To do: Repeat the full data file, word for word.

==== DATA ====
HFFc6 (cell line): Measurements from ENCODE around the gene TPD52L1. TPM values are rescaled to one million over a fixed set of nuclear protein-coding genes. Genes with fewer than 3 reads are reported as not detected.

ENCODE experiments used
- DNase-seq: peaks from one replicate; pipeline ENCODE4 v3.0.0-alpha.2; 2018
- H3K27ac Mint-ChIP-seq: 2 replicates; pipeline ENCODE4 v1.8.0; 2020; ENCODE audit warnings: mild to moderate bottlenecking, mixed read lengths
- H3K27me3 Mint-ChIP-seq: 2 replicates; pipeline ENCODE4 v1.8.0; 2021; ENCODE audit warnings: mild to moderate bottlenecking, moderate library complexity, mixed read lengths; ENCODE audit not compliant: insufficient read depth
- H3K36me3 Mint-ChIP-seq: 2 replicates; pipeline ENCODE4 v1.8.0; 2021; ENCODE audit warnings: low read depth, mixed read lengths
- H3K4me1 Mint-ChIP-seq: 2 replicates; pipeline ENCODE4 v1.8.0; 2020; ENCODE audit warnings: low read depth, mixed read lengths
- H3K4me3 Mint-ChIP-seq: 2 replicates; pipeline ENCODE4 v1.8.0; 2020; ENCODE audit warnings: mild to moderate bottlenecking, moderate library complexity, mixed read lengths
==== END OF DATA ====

HFFc6 (cell line): Measurements from ENCODE around the gene TPD52L1. TPM values are rescaled to one million over a fixed set of nuclear protein-coding genes. Genes with fewer than 3 reads are reported as not detected.

ENCODE experiments used
- DNase-seq: peaks from one replicate; pipeline ENCODE4 v3.0.0-alpha.2; 2018
- H3K27ac Mint-ChIP-seq: 2 replicates; pipeline ENCODE4 v1.8.0; 2020; ENCODE audit warnings: mild to moderate bottlenecking, mixed read lengths
- H3K27me3 Mint-ChIP-seq: 2 replicates; pipeline ENCODE4 v1.8.0; 2021; ENCODE audit warnings: mild to moderate bottlenecking, moderate library complexity, mixed read lengths; ENCODE audit not compliant: insufficient read depth
- H3K36me3 Mint-ChIP-seq: 2 replicates; pipeline ENCODE4 v1.8.0; 2021; ENCODE audit warnings: low read depth, mixed read lengths
- H3K4me1 Mint-ChIP-seq: 2 replicates; pipeline ENCODE4 v1.8.0; 2020; ENCODE audit warnings: low read depth, mixed read lengths
- H3K4me3 Mint-ChIP-seq: 2 replicates; pipeline ENCODE4 v1.8.0; 2020; ENCODE audit warnings: mild to moderate bottlenecking, moderate library complexity, mixed read lengths